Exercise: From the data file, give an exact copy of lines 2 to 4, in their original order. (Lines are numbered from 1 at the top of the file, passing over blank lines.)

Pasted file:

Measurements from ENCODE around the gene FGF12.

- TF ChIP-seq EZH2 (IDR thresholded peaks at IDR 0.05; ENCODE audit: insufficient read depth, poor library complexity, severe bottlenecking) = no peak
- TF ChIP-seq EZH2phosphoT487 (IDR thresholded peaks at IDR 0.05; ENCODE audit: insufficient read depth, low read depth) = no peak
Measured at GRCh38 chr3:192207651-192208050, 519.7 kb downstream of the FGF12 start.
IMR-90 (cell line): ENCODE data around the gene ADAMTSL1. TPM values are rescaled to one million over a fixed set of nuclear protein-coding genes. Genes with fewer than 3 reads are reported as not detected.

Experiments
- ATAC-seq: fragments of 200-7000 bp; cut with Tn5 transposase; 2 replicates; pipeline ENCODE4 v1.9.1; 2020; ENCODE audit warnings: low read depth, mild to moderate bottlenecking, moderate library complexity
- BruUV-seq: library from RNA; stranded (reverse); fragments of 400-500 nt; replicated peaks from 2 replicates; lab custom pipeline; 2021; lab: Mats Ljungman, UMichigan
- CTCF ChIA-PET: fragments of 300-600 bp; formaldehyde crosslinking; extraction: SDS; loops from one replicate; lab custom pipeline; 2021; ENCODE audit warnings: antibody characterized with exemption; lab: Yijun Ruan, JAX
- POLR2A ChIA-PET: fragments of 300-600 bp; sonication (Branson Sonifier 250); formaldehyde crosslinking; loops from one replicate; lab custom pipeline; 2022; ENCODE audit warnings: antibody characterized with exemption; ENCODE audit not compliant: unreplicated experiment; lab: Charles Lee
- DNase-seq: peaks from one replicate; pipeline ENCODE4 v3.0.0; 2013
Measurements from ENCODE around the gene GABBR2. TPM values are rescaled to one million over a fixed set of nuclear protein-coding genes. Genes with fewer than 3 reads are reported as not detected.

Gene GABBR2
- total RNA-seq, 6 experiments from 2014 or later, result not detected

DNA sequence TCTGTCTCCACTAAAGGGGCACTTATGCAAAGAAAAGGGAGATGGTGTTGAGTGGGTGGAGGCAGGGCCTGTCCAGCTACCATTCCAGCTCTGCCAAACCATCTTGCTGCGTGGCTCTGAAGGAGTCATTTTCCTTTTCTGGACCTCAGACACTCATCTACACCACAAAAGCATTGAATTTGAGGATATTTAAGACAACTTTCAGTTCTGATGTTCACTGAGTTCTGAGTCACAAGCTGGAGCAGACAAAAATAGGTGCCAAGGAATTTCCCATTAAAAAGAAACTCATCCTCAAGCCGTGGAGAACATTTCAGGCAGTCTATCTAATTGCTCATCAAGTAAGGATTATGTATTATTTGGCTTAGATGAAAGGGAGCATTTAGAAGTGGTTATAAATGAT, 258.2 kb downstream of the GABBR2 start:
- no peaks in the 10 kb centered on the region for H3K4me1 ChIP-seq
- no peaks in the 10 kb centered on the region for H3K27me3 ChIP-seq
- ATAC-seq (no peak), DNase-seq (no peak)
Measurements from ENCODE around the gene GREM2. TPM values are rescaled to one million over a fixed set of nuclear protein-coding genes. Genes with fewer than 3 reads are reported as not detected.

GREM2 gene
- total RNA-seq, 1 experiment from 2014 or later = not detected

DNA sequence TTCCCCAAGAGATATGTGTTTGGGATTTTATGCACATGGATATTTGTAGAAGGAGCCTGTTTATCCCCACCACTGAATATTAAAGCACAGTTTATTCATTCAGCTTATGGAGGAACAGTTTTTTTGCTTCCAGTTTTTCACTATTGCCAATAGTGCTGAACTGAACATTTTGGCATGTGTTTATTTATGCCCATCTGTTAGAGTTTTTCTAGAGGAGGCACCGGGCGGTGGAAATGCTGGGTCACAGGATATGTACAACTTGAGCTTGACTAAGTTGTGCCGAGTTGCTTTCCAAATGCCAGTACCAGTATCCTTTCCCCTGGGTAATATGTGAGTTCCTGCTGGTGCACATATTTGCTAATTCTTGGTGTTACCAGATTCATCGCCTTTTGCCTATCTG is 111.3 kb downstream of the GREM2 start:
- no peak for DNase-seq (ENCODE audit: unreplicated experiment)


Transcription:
- TF ChIP-seq EZH2 (IDR thresholded peaks at IDR 0.05; ENCODE audit: insufficient read depth, poor library complexity, severe bottlenecking) = no peak
- TF ChIP-seq EZH2phosphoT487 (IDR thresholded peaks at IDR 0.05; ENCODE audit: insufficient read depth, low read depth) = no peak
Measured at GRCh38 chr3:192207651-192208050, 519.7 kb downstream of the FGF12 start.